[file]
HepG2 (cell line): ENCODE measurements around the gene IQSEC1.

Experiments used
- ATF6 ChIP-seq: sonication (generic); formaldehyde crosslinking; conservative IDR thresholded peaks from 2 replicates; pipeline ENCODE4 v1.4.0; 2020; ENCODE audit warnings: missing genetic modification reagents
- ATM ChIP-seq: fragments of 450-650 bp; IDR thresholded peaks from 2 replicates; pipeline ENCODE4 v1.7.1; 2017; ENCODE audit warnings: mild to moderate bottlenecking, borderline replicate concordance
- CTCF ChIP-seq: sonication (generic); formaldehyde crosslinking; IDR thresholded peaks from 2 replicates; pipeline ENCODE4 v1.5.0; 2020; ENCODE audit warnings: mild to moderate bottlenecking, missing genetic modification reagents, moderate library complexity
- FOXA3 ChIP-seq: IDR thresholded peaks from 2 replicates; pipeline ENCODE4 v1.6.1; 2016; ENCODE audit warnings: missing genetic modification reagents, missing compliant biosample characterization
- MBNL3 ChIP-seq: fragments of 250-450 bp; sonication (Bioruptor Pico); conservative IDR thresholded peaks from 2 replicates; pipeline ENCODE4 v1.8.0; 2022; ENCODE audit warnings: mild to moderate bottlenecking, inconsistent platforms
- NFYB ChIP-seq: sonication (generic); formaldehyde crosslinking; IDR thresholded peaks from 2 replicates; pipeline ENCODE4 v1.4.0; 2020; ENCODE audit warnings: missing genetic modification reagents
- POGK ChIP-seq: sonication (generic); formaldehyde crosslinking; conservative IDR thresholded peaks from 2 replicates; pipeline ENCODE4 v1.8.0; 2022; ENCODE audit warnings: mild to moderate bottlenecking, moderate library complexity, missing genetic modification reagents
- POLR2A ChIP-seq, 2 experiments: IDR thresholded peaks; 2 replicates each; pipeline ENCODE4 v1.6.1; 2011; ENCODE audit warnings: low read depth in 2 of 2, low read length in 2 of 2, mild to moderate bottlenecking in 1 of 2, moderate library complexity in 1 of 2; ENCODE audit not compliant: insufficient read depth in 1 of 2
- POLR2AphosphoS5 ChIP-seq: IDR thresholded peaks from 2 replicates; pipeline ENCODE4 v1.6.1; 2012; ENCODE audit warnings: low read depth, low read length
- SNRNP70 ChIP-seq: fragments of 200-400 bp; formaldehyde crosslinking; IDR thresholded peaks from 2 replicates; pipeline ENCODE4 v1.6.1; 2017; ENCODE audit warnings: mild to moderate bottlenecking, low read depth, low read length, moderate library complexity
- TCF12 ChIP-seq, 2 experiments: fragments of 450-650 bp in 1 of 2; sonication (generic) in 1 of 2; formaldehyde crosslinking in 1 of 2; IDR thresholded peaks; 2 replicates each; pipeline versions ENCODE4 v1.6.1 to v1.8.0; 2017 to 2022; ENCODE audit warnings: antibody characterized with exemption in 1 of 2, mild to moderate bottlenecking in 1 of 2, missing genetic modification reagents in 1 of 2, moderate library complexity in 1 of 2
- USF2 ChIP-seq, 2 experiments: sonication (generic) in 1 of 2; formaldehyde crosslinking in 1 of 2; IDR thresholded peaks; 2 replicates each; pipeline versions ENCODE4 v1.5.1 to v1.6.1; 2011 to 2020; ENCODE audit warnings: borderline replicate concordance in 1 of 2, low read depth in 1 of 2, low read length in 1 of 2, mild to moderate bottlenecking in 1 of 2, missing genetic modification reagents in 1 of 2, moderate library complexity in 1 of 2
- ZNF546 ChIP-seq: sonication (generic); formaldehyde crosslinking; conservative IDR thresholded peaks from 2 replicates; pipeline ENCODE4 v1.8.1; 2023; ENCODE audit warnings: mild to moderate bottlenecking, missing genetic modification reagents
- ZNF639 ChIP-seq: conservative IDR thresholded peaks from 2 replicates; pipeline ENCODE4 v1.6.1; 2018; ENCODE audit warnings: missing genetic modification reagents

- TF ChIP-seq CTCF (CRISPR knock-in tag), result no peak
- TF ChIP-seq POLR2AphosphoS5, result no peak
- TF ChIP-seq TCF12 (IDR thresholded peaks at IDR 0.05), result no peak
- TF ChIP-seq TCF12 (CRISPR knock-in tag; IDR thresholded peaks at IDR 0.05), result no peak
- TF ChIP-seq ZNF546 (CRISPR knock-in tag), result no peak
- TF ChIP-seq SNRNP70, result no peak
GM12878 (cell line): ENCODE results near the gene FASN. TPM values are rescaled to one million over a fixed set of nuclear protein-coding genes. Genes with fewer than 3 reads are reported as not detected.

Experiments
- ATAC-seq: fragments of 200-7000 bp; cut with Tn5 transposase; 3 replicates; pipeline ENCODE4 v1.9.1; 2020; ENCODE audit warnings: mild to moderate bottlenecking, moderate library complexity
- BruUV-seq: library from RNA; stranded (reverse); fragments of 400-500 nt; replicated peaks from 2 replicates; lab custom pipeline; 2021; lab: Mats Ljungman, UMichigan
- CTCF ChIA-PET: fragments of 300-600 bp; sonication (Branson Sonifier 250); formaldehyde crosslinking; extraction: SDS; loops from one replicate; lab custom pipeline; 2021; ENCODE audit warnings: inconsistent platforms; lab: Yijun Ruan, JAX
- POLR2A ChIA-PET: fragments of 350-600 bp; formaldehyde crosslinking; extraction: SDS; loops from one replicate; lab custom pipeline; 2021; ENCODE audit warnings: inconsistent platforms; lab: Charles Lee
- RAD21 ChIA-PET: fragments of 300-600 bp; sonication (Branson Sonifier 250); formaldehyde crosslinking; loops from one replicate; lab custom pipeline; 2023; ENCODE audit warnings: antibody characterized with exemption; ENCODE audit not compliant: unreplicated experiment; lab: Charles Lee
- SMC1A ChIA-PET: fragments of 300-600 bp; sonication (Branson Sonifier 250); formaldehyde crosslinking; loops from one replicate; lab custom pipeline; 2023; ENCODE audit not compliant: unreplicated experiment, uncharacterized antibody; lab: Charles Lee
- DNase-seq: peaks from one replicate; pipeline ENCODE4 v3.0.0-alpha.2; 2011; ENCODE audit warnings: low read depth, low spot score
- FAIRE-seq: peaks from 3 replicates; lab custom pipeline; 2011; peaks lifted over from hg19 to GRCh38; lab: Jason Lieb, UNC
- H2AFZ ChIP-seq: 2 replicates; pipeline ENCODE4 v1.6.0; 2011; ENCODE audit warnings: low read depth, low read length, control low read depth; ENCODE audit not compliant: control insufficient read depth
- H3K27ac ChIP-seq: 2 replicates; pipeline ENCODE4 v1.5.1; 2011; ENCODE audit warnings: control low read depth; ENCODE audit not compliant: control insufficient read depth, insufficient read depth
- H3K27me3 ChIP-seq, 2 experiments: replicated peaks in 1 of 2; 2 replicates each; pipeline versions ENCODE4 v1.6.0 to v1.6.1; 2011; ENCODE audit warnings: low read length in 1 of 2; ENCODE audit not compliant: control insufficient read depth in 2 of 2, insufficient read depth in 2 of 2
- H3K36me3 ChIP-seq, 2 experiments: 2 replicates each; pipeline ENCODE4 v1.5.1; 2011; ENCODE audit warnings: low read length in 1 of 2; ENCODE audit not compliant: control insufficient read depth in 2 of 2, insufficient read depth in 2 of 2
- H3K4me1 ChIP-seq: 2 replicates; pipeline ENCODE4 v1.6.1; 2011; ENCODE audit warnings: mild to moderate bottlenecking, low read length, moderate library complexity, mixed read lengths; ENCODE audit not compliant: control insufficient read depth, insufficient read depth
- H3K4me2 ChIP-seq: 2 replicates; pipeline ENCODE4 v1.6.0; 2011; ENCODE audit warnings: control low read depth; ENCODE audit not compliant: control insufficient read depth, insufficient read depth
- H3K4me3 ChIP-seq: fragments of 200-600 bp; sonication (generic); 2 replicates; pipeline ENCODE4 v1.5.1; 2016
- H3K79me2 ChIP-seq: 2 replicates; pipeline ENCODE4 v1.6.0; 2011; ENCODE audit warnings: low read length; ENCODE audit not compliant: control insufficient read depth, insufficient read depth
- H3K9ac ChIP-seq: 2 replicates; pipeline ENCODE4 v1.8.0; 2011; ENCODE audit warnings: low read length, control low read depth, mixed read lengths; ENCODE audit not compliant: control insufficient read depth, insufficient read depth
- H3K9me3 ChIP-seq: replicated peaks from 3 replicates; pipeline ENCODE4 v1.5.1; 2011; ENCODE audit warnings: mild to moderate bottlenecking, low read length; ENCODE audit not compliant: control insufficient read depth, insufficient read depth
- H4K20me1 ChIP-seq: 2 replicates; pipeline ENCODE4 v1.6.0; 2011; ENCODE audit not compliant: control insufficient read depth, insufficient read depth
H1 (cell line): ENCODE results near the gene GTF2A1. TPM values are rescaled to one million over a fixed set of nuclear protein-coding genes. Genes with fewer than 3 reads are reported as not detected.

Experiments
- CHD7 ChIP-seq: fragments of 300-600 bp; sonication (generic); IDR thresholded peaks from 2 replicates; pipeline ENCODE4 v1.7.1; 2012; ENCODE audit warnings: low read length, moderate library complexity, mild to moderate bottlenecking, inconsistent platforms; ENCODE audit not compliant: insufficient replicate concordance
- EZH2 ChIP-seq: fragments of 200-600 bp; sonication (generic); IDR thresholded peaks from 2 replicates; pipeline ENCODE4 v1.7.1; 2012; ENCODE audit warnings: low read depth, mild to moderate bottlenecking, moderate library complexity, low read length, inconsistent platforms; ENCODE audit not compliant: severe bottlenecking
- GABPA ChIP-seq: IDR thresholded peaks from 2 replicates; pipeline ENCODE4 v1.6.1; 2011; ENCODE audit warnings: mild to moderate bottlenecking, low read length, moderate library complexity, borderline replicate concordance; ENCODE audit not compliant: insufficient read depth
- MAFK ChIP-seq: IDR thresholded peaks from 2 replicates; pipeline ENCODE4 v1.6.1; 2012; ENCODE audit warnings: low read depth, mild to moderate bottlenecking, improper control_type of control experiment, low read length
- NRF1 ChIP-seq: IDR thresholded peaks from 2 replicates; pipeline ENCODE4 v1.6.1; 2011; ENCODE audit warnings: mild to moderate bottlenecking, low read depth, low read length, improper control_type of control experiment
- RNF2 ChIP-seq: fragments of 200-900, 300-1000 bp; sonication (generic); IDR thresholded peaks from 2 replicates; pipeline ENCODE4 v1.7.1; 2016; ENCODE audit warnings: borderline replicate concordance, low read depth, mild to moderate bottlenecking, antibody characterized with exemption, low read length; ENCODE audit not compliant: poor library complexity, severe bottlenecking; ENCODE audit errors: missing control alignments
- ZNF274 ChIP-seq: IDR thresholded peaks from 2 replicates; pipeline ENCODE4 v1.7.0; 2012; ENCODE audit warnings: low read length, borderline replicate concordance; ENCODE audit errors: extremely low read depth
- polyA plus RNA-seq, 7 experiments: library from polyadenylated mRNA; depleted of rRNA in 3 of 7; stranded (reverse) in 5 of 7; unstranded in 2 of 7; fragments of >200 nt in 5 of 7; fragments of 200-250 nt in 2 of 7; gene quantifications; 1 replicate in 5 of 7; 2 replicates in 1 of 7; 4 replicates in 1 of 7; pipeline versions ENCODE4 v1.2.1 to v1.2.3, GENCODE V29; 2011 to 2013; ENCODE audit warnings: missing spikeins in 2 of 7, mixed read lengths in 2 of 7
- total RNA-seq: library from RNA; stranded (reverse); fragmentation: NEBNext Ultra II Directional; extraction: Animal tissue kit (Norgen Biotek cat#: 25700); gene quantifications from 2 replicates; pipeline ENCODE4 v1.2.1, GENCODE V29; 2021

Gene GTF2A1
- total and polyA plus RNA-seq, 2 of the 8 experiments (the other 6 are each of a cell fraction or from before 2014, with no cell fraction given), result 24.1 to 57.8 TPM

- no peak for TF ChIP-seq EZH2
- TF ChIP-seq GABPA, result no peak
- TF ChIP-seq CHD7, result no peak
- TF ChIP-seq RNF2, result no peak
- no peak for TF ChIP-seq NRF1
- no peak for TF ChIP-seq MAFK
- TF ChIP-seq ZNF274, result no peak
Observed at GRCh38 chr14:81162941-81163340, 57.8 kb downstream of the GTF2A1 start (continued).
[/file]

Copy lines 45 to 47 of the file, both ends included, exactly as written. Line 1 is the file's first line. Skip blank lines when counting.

Experiments
- CHD7 ChIP-seq: fragments of 300-600 bp; sonication (generic); IDR thresholded peaks from 2 replicates; pipeline ENCODE4 v1.7.1; 2012; ENCODE audit warnings: low read length, moderate library complexity, mild to moderate bottlenecking, inconsistent platforms; ENCODE audit not compliant: insufficient replicate concordance
- EZH2 ChIP-seq: fragments of 200-600 bp; sonication (generic); IDR thresholded peaks from 2 replicates; pipeline ENCODE4 v1.7.1; 2012; ENCODE audit warnings: low read depth, mild to moderate bottlenecking, moderate library complexity, low read length, inconsistent platforms; ENCODE audit not compliant: severe bottlenecking